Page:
after the election. >> well, let me pick up on that because one of the issues, as you know, as part of the six, of the six topics is u.s. competitiveness. and you've just mentioned the importance of addressing the national debt. isn't it true that also perceptions abroad of us are directly impacted by how we handle the debt? >> absolutely. >> when you look at what different countries are saying, both friends and foe, tear honing in on this -- they're honing in on this, and it effects our standing internationally. i mentioned yesterday ahmadinejad is quoted and made a statement that because of our $16 trillion debt that the united states has a weakened position. now, you know, whether it's right or wrong other countries are looking at us. how do you address that? >> i think that's exactly right, and they're also looking at our democratic system. and as we see europe struggling to make the hard choices they need to make and america struggles to make the hard choices we make, some people are beginning to say it shows that democracies don't work. that people cannot, they cannot make the
and look at the election results and look at some of the conclusions that some have drawn, we are going to need clear voices of leadership to lay out an agenda for the future. i think all is a very important part of that. actually i was glad to see him come back into conference. it was an extremely well in -- warm welcome with a double standing ovation for him. but we're going to be clear voices particular provision for the future. that is, how to get to balance in the face of the spender we have in the white house? what we're going to do about it balanced budget amendment? he's been a good supporter of the. even though i know the one version he didn't support in congress, he is articulate that support during the campaign true. we need to lay out an agenda at how we're going to get to fiscal solvency, and paul ryan will be a very important part of that. >> if i understood correctly during conference this month it would be part of the republican negotiating team as we move forward, and i will be voting for the web to make sure he remains my budget committee chairman. we've got things to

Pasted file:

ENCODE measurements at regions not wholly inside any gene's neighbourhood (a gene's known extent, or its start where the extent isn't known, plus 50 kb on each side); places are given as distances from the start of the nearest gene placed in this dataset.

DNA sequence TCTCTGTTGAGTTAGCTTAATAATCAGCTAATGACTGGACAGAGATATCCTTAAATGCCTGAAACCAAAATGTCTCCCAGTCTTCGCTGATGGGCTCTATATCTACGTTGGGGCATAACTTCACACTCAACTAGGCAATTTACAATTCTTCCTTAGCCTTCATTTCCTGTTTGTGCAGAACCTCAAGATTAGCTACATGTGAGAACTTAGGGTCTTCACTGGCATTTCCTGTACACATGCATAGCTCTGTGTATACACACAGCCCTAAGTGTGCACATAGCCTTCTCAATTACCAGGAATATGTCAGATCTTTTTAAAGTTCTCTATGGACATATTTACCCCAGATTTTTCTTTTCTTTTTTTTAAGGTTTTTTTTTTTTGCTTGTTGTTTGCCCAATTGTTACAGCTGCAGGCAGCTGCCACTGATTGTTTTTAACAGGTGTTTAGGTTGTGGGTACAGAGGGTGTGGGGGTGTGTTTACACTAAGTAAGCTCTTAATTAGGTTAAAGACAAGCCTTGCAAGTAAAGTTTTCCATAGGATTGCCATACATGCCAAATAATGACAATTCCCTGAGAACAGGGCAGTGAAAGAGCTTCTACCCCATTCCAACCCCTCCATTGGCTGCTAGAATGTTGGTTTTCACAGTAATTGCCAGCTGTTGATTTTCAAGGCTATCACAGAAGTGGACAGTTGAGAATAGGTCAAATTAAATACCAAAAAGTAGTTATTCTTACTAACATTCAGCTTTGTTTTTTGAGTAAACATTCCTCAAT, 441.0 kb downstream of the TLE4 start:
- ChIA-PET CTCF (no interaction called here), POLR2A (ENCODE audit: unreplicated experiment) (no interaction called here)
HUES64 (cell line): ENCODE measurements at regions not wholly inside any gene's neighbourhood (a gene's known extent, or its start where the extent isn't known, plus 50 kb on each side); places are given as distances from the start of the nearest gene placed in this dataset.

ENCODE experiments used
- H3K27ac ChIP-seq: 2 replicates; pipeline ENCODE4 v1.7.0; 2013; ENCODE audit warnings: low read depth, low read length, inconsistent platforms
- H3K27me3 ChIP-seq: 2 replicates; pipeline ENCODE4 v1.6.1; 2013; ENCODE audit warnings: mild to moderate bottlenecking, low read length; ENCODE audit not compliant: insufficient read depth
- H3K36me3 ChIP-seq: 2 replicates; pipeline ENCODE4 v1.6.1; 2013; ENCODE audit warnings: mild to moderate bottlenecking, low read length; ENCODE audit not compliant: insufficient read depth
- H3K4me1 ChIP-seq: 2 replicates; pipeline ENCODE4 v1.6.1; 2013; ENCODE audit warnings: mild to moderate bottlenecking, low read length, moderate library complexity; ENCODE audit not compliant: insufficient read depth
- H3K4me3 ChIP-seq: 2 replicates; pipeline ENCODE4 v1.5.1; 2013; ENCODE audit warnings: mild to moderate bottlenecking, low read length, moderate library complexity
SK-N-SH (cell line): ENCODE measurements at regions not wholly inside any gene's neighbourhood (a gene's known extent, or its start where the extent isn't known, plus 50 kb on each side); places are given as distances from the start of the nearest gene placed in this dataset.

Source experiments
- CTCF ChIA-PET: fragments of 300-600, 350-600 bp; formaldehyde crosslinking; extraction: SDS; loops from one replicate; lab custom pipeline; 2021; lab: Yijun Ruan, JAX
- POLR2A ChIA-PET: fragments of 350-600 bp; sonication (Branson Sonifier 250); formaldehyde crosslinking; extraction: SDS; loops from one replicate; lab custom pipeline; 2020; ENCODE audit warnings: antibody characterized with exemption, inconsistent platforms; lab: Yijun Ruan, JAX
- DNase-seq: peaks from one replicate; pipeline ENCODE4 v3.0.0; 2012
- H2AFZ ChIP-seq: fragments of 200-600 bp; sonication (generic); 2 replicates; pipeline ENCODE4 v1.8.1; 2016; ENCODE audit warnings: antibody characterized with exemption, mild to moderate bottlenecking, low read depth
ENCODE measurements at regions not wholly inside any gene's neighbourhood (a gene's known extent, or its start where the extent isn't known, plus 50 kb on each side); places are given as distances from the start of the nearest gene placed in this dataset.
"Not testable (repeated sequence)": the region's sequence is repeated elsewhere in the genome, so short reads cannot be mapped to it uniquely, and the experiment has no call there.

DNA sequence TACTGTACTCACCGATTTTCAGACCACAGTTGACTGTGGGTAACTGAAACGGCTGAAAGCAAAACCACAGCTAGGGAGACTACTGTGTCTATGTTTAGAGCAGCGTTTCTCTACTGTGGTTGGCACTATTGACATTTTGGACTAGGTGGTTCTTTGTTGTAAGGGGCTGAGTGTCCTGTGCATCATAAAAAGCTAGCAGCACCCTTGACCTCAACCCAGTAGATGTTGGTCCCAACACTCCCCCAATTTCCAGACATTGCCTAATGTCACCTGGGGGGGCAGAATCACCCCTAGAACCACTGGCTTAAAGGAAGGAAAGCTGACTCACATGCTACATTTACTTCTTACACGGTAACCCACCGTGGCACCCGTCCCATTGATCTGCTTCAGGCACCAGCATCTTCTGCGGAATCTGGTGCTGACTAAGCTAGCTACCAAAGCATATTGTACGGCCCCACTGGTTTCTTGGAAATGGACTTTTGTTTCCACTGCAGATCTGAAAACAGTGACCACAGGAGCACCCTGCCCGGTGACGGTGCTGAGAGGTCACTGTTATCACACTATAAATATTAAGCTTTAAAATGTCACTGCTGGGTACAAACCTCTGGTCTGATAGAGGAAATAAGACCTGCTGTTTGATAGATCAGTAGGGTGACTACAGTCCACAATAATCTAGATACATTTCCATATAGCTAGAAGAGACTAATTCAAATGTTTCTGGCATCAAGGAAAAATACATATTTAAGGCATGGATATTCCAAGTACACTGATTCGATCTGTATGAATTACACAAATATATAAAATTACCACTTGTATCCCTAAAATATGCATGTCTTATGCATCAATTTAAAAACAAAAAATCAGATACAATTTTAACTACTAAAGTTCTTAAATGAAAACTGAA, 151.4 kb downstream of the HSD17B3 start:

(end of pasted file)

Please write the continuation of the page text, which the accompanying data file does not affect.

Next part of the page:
in the presidential election, saying we want this many amendments. we're not going to have that many amendments. this is a bipartisan bill. people are going to have the opportunity to vote for or against this bill. if they want to kill the bill, they can kill the bill. one of the most popular bills we did all last congress. and we didn't do many but this was one of them that was popular. i just can't imagine why we're still trying to refight an election that took place a week ago. so the clerk's going to report the substitute amendment. the clerk: the senator from nevada, mr. reid, for mr. tester, proposes amendment numbered 2875. mr. reid: i ask for the yeas and nays. the presiding officer: is there a sufficient second? there appears to be. the yeas and nays are ordered. mr. reid: i now ask a first-degree amendment at the desk. the presiding officer: the clerk will report. the clerk: the senator from nevada, mr. reid, proposes amendment numbered 2876 to amendment numbered 2875. mr. reid: i ask for the yeas and nays on that amendment. the presiding officer: is there a sufficient second? there a